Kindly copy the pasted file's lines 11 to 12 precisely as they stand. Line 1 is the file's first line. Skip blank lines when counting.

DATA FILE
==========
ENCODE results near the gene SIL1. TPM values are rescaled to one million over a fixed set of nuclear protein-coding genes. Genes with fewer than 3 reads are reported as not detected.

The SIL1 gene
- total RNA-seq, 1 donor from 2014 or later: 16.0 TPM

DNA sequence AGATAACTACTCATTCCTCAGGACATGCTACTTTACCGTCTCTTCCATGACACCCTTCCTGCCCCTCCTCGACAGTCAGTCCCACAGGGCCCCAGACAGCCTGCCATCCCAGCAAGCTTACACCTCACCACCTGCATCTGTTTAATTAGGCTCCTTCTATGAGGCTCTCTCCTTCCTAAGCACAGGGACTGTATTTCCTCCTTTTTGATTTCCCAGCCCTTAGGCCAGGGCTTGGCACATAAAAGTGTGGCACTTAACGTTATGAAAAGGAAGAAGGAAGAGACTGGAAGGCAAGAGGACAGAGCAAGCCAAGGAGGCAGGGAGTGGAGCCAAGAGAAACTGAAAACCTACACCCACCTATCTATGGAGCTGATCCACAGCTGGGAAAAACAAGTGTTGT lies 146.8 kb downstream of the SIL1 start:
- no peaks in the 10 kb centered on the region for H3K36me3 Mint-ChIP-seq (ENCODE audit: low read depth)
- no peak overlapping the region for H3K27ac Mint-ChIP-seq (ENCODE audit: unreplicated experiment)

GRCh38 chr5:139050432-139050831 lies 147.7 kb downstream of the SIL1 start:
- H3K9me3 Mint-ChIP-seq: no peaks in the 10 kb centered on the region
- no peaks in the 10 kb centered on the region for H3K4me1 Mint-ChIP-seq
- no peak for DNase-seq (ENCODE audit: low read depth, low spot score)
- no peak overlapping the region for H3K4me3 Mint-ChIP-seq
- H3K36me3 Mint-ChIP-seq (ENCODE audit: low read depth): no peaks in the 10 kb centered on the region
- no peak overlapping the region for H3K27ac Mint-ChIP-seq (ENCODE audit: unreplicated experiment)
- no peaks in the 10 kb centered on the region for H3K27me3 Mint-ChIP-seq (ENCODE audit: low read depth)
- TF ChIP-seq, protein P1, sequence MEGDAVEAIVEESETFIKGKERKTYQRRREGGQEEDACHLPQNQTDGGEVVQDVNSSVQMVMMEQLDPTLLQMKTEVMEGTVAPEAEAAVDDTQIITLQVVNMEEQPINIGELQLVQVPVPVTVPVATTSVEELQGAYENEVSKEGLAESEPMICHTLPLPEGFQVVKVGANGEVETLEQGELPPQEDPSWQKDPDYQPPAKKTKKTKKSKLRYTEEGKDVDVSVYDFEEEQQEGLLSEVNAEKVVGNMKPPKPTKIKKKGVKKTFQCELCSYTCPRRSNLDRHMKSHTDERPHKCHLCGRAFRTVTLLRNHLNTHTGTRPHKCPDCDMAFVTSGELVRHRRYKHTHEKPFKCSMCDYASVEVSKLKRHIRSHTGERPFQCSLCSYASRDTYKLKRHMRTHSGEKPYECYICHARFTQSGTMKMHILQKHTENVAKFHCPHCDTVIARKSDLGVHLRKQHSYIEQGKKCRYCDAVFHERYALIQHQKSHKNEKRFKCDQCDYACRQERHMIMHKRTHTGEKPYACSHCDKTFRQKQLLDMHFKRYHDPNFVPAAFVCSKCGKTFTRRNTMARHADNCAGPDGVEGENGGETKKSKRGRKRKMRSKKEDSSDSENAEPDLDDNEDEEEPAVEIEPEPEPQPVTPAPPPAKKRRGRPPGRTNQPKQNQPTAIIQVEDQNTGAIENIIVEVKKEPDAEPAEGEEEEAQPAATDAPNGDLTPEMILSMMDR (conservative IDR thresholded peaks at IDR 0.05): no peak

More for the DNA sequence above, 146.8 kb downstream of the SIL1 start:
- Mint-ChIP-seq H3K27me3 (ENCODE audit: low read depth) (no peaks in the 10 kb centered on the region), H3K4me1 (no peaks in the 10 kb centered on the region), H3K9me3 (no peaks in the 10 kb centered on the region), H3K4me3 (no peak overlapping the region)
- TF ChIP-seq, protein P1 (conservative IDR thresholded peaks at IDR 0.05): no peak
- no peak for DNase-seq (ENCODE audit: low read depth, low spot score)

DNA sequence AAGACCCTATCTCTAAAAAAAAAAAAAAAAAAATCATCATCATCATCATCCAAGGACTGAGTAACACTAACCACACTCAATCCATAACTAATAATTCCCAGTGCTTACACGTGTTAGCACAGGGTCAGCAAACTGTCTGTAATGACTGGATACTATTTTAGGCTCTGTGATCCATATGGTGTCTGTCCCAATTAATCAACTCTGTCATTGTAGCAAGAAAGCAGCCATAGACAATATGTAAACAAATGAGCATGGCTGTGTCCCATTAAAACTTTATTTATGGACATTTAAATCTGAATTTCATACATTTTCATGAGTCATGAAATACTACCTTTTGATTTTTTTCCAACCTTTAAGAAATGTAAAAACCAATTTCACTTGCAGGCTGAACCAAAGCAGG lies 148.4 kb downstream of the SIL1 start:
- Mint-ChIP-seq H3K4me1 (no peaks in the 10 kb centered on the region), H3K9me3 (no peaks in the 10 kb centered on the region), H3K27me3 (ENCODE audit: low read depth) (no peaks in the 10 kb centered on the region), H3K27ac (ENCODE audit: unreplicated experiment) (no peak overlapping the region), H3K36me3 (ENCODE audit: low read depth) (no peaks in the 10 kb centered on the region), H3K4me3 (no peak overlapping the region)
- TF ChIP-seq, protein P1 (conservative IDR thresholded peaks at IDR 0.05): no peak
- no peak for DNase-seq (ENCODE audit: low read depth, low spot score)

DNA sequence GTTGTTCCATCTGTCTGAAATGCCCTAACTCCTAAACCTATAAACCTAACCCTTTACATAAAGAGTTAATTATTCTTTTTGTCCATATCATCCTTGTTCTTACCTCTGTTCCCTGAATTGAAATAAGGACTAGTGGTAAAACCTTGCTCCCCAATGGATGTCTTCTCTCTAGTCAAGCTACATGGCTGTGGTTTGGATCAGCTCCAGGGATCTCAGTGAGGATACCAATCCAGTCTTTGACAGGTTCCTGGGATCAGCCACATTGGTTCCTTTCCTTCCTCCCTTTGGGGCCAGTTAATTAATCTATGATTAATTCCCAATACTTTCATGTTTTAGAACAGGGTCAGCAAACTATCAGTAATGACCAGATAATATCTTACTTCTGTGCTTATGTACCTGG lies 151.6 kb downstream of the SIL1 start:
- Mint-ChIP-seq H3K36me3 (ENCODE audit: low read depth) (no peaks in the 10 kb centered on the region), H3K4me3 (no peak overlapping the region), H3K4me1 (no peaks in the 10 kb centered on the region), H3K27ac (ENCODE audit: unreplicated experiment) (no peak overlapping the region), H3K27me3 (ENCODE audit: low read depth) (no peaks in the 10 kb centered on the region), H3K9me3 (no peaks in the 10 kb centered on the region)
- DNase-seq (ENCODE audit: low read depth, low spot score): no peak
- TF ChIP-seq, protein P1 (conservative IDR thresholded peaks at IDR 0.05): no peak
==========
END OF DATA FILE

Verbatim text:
- no peak overlapping the region for H3K4me3 Mint-ChIP-seq
- H3K36me3 Mint-ChIP-seq (ENCODE audit: low read depth): no peaks in the 10 kb centered on the region